David Hawk on the second edition of Hidden Gulag

[In 2003, CanKor Brain Trust member David Hawk, Visiting Scholar at Columbia University’s Institute for the Study of Human Rights, authored “The Hidden Gulag: Exposing North Korea’s Prison Camps” for the US Committee for Human Rights in North Korea. The book contained numerous former prisoners’ testimonies and satellite photographs of the locations identified by them. Earlier this year a second, revised and augmented edition of this book was published. We asked David to explain why a new edition seemed necessary and some of the differences between the two. –CanKor]

David R. Hawk

CanKor: Why a second edition of Hidden Gulag?

Hawk: The Committee for Human Rights in North Korea wanted a second edition because the 2003 edition was long out of print. So rather than reprint additional hard copies of a then eight year old report, the Committee asked me to do an update.

Hidden Gulag had become something of a textbook on political imprisonment in North Korea. So I wanted to do an update that would have a “long shelf live” in the sad event that things in the DPRK remain largely the same. The Committee agreed that I should do an almost entirely new report as there is now much more information available about the practices of arbitrary detention. (When in 2002-2003 I did thirty in-depth interviews for the first edition there were some 3,000 former North Koreans who fled to China and South Korea, among whom were two score persons who had been imprisoned in the DPRK. By 2010-11 when I did an additional thirty interviews for the 2nd edition there were some 23,000 former North Koreans now recently resident in South Korea, among whom literally hundreds were previously incarcerated in the DPRK’s variety of forced labor facilities for persons deemed to have committed political offenses.) Read the rest of this entry »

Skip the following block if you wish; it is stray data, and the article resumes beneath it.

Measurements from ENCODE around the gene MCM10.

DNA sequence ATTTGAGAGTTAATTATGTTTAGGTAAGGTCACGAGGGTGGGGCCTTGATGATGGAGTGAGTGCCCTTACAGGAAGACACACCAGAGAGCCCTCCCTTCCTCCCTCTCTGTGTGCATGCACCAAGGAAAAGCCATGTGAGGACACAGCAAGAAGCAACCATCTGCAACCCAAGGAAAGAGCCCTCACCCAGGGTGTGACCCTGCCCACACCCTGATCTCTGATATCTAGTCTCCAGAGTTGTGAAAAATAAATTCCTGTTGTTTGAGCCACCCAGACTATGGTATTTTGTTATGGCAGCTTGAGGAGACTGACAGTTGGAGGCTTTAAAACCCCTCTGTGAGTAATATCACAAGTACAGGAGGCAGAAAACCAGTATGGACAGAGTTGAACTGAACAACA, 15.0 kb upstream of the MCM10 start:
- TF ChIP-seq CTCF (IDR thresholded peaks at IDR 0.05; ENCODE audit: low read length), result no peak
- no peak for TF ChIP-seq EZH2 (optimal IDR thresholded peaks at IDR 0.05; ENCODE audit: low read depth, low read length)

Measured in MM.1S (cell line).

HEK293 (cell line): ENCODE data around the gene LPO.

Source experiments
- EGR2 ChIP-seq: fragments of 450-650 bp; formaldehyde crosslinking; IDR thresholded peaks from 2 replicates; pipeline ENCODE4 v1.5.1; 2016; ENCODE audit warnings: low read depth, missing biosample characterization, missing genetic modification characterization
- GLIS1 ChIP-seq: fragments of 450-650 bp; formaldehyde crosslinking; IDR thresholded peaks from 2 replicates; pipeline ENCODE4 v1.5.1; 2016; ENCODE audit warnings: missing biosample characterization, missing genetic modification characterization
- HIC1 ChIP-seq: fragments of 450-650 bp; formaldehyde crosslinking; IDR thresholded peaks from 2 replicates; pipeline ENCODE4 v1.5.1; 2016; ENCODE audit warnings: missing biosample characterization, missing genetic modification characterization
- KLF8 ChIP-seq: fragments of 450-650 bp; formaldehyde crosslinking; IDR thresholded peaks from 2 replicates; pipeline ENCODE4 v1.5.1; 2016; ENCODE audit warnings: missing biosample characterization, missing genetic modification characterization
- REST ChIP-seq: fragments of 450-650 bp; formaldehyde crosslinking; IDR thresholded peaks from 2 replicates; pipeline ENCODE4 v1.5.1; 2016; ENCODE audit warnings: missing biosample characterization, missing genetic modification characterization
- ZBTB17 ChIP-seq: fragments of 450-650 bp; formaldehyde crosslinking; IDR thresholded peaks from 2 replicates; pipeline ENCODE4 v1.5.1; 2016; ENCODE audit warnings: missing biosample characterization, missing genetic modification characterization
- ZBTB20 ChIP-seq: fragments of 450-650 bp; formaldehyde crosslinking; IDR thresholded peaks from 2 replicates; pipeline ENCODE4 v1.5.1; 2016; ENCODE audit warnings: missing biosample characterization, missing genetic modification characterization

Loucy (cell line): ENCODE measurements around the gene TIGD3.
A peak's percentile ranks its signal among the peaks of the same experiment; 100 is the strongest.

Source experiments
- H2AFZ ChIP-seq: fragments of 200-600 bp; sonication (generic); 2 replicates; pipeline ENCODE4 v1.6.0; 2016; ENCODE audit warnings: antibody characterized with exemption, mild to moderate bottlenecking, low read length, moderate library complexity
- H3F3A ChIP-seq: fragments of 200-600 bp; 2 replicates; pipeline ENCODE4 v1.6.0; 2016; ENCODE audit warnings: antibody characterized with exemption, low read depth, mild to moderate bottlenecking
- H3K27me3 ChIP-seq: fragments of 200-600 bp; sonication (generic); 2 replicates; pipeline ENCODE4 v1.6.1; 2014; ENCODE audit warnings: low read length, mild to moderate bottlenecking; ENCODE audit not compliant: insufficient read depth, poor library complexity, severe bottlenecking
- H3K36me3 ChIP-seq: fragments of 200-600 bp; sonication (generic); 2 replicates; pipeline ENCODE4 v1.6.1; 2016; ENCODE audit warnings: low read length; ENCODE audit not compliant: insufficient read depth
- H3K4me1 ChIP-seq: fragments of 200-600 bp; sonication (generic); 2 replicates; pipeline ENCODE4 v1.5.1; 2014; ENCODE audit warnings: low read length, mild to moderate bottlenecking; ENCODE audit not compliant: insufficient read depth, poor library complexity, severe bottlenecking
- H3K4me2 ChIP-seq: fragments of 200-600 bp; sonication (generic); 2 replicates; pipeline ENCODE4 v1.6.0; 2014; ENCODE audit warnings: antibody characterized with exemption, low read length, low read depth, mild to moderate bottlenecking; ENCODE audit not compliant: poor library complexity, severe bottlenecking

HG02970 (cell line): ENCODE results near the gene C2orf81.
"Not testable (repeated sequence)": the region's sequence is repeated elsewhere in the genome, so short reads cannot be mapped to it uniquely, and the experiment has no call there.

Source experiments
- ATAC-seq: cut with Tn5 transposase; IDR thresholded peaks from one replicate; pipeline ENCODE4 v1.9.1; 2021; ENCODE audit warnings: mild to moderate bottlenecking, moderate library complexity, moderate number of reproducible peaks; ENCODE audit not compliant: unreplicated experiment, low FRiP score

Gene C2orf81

Learning liberty

The number of North Koreans defecting to South Korea has surged in recent times. More than 10,000 have defected in the last three years alone, escaping economic hardship and suffering in the isolated regime. But many defectors have trouble adjusting to their new lives in the South.

Al Jazeera TV broadcast the following episode of its programme 101 East, looking at a school that is trying to help young defectors start new lives in modern South Korea. The programme looks at the plight of those who manage to escape the DPRK, and the difficulties they face both in transit through China and once they arrive in South Korea. The school helps young defectors adjust to the challenges of their new lives.

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